> >there's Joe Average user, installing GNU/Linux for the first time. He
> >has absolutely no idea how to do it, so he buys a book about the topic.
> >To install additional software, such as those covered by this license,
> >he uses tools and techniques described in the manual, for which he paid
> >for. In this case, the distribution is not allowed to let Joe Average
> >install programs covered by this license, because he needed a paid-for
> >manual to install the distribution and the software covered by the
> >license in question.
>  Thanks for that hint. My intention was that a technically experienced user
> should be able to do it. For OS/2 Warp 4.5 doing the updates without
> purchasing docs was even impossible for a technical expert user before
> http://www.elstel.org/OS2Warp/InstallUpdate.html. That is the only issue
> I want to prevent.
> :: replaced by the term 'averagely experienced technical user'
> >>>     That's not true; commercial software *can be paid software*. So
> >>>     long as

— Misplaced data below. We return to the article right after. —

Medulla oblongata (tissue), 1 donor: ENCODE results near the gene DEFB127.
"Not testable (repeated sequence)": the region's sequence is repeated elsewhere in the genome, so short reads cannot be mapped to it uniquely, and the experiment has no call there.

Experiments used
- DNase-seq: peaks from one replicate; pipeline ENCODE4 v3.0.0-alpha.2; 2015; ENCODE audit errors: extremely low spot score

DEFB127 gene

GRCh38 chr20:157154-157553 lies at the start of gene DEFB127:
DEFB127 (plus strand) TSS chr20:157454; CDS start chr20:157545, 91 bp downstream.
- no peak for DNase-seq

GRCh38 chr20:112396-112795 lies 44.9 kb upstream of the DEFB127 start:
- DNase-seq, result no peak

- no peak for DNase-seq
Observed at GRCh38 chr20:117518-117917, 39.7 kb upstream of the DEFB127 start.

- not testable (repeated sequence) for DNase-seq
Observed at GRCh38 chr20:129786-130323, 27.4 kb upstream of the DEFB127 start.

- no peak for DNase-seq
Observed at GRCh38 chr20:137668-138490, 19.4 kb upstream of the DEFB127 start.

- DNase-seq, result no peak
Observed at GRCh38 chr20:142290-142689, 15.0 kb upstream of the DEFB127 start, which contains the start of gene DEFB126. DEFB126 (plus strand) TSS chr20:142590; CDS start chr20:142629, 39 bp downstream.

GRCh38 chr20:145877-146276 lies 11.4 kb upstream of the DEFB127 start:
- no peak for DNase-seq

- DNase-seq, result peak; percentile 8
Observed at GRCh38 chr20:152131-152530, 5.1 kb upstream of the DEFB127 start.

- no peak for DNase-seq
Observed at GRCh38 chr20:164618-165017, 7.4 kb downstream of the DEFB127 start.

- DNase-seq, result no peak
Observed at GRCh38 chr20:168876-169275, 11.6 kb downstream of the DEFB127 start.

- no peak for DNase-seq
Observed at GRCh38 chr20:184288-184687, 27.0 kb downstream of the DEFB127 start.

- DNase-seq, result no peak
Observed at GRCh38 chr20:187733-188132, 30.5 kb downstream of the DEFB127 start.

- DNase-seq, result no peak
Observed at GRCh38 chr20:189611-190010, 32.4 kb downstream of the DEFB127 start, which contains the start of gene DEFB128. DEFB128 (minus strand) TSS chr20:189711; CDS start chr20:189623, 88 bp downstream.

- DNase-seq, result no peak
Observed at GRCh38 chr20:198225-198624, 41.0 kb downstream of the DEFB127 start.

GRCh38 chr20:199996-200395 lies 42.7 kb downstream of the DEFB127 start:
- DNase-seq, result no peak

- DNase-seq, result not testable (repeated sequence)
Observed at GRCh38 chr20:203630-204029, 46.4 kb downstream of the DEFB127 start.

> >>>
> >>>
> >>>can be free software* (sorry!)
> >>>
> >>>     the software is compatable (and the work on the whole is
> >>>     distributed as
> >>>     GPL), this isn't a problem.
> >>>
> >>>     Please, if you don't know how the GPL works, I have to strongly insist
> >>>     on you not writing your own license.
> >>>
> >>   Oops there we have an error! (Well I clearly know how it works with GPL.)
> >>Commercial software does not need to be paid software. Well, to me a
> >>similar restriction like for GPL could be very handy: having to put
> >>all of the
> >>software under any OSS-compliant license as soon as an S-FSL program
> >>is incorporated (That would also limit possible interference with other
> >>licenses).
> >>Would that be acceptible?
> >I'm not exactly sure I understand what you mean here. If you mean that
> >any program or distribution that incorporates an S-FSL licensed program
> >will need to comply with the S-FSL license terms aswell, that will not
> >work. First of all, the S-FSL is not compatible with the GPL, so you
> >can't "link" it or integrate it with anything that is GPL'd.
> >Furthermore, DFSG#9: a license must not contaminate other, unrelated
> >software.
> no just compliance with any OSS-license like f.i. GPL so that S-FSL is
> 'compatible' to other licenses; see for S-FSL v1.3.3

 .''`.  Paul Tagliamonte <paultag@debian.org>
: :'  : Proud Debian Developer
`. `'`  4096R / 8F04 9AD8 2C92 066C 7352  D28A 7B58 5B30 807C 2A87
 `-     http://people.debian.org/~paultag